Tuesday, December 22, 2015

Discussing the Second Amendment

When you discuss the Second Amendment with your students, you'll certainly read and discuss District of Columbia v. Heller, the Supreme Court's 2008 decision that granted individuals the right to possess a firearm.  You can read a summary of Heller's facts and decision here and the majority and two dissenting opinions here.  This graphic sets out how the Court voted.

And here's a rare interview of Justice Antonin Scalia from 2012 where he discusses his philosophy of constitutional interpretation ("textualism" and "originalism") and how they inform his position on gun control.  (The gun control discussion starts at 3:41).

Heller certainly did not end the debate between Second Amendment and gun-control advocates, and there are any number of good current-event examples to bring that point home.  One example just happened today in Virginia, which announced a change in its policy regarding concealed weapons permits issued by other states.  Previously, Virginia had entered into "reciprocity agreements" with 30 states that allowed anyone with a valid handgun permit from those states to carry firearms in Virginia.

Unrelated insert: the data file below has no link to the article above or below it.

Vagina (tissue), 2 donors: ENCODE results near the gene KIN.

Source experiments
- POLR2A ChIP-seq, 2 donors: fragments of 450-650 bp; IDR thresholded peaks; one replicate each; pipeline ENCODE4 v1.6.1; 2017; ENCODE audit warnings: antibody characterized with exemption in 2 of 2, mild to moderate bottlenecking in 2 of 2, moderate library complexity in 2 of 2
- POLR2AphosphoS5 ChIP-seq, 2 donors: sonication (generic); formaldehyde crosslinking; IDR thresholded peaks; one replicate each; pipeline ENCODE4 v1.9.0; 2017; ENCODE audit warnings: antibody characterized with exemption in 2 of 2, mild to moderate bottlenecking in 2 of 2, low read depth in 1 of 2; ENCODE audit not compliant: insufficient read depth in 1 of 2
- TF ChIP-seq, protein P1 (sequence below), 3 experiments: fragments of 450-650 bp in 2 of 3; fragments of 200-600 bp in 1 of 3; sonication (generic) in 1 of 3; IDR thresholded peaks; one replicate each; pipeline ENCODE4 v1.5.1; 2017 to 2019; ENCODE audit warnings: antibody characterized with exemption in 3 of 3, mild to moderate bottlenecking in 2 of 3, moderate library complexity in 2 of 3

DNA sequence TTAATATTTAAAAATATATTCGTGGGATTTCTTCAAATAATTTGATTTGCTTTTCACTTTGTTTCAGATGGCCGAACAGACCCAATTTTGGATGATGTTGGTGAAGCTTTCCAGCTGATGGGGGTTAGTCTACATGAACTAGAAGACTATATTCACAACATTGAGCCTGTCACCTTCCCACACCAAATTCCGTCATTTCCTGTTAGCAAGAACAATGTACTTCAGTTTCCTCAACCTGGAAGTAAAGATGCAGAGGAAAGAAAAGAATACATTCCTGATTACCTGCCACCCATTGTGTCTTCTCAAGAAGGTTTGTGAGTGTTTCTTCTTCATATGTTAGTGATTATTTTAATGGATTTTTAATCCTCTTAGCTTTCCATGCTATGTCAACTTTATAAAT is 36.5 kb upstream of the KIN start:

Today, though, it announced that it was revoking 25 of those agreements effective February 1, 2016.  As a result, it will soon be illegal for anyone holding a carry permit from any of those 25 states to carry a concealed handgun in Virginia.

Virginia's decision was hailed by gun control supporters as a "significant step forward in protecting public safety in Virginia."  Opponents, however, called the decision "one of the most galling and senseless gun grabbing moves that Democrats have perpetrated during their ongoing failed campaign against the Second Amendment."

Great fodder for a class debate, right?

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